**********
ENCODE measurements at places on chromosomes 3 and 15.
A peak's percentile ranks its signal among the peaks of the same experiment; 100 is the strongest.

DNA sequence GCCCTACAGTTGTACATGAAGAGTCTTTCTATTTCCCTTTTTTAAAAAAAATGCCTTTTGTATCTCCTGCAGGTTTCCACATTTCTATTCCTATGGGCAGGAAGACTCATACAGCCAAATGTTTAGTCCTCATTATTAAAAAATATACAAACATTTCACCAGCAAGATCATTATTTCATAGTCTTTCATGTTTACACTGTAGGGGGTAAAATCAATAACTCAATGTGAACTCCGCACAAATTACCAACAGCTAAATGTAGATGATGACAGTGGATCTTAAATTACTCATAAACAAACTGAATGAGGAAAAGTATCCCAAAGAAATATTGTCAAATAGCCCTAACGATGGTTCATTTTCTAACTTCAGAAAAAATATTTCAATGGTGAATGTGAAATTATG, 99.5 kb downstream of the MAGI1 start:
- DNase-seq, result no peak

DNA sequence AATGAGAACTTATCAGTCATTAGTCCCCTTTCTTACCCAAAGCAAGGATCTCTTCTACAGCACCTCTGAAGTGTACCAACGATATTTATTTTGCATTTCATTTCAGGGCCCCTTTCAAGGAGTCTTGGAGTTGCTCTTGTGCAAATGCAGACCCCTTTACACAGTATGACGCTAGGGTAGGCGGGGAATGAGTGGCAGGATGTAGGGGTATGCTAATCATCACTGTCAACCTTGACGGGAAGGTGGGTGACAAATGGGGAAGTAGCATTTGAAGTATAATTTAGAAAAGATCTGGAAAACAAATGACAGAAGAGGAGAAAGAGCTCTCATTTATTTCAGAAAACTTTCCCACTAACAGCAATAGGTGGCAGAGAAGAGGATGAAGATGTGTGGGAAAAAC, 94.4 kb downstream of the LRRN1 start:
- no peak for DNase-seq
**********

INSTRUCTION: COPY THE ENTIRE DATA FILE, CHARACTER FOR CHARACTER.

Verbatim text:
ENCODE measurements at places on chromosomes 3 and 15.
A peak's percentile ranks its signal among the peaks of the same experiment; 100 is the strongest.

DNA sequence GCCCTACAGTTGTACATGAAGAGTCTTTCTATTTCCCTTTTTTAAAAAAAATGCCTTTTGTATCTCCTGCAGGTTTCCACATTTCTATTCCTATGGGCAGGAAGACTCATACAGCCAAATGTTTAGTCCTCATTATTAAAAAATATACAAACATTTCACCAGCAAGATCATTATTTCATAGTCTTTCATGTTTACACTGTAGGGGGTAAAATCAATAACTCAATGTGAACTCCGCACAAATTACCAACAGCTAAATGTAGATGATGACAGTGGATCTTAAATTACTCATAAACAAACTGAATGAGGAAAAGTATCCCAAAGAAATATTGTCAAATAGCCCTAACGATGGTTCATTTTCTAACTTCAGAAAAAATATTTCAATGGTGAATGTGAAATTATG, 99.5 kb downstream of the MAGI1 start:
- DNase-seq, result no peak

DNA sequence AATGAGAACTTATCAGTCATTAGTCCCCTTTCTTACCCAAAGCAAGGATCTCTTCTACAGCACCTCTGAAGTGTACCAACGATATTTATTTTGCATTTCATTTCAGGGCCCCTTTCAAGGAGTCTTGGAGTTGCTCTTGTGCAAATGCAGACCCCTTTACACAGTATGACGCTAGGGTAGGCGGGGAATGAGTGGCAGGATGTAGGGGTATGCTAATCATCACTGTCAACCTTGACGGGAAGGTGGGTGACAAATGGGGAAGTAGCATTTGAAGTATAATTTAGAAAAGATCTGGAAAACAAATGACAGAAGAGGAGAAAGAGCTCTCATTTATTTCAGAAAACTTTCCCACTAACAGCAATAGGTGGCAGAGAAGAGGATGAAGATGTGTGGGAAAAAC, 94.4 kb downstream of the LRRN1 start:
- no peak for DNase-seq